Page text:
Tips for How to Cope and Accept Your Diabetes Diagnosis

Outside of dealing with the stages of grief, there are things you can do to help yourself cope with and manage the distress of dealing with a diabetes diagnosis. There is no right way to go about this, as everyone handles their grief and despair differently. Still, the following tips can help guide you and give you healthier outlets for dealing with the various emotions you may feel.

  • Listen to your mind and your body. Again, ignoring your feelings will only make the situation worse. Pay attention to how you feel and consider what you need to help you feel better.
  • Talk to someone. It’s okay if you need some alone time to process, but we can sometimes get stuck in our heads, stewing over our emotions when we avoid speaking to others. Talking with loved ones, doctors, and even therapists about your emotions can help you better process them and find ways to cope.
  • Talk to your doctors or others with diabetes — perhaps a support group — to not only process your own feelings but to learn how to deal with the feelings with others around you and how they may treat you now that you have diabetes.
  • If you are worried about the financial burden of dealing with diabetes, don’t be afraid to ask for help. Talk to your doctor, the receptionist, your own insurance provider, or community health centers about getting financial assistance to help pay for your medical expenses. They may know about programs that can assist you with these costs.
  • Take it one day at a time. Do not let yourself get overwhelmed by everything you need to do to start managing your diabetes. Make a list if you need to, and take it one step at a time. Rushing into it before you have time to process can make you even more distressed. And again, don’t be afraid to ask for help or let others assist you. It is not a sign of weakness to accept help from others. Diabetes is not easy to manage, and the more love, help, and support you can find, the better.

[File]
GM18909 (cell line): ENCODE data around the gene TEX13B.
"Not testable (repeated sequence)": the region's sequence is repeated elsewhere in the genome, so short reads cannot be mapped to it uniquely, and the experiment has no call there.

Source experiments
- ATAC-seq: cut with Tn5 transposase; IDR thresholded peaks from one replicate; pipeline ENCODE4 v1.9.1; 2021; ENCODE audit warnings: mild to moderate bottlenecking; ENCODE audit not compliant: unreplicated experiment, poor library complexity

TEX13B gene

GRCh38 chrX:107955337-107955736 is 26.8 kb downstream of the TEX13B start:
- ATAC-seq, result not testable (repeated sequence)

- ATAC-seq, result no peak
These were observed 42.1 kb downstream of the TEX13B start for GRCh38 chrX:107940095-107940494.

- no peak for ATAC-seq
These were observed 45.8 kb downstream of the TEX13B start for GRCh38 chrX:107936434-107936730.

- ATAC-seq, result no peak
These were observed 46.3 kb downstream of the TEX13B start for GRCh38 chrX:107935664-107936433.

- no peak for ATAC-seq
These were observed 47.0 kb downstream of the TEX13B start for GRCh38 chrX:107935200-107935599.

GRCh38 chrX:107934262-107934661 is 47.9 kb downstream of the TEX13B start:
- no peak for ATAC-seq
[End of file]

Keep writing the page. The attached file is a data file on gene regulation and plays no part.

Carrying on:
How to Manage Your Diabetes After Diagnosis

Aside from managing your diabetes medication and insulin treatments, there are a number of other things you can do to help you live healthier and happier after receiving a diagnosis. In general, it’s best to live as healthy as possible as this can help you not only manage your diabetes but other ailments and mental health issues that you may struggle with throughout your life.

Your hormones, for example, can become unbalanced as you age, and those with diabetes — men in particular — can struggle with low testosterone. Aside from affecting your diabetes, dealing with unbalanced hormones can trigger many other health issues. Low testosterone specifically can result in insulin resistance. So it’s important to take steps to control your diabetes as well as your hormones to avoid further complications.

Eating healthy foods and getting enough exercise are essential to help you regulate your hormones and manage your diabetes. The healthier you are, the fewer issues you will have. The body’s response to insulin is much better when it is healthy and regulated, so eating balanced meals and getting regular exercise are essential. Sleep is also critical for those with diabetes. When we don’t get enough sleep, it can throw our entire body out of balance. Sufficient sleep is necessary to regulate our system and help manage the effects of diabetes.

Final Thoughts

Learning to accept a diabetes diagnosis isn’t easy. It may take time and looks different for everyone. Just remember that you don’t have to go through it alone. If you are struggling with your emotions or what to do to manage your health, reach out to someone. Thousands of people are living with diabetes, and there are numerous avenues you can seek out for support to help you manage things going forward. Try to interact on diabetes communities such as TuDiabetes, Reddit, or even Beyond Type 1.  THere are so many online resources that most people can relate to, and help stay connected with their peers. Peer support is extremely helpful when living with Diabetes.  Remember, you’re not alone in your struggles with diabetes.  Lean on others that understand what you live with.

Charlie Fletcher is a freelance writer passionate about workplace equity, and whose published works cover sociology, politics, business, education, health, and more.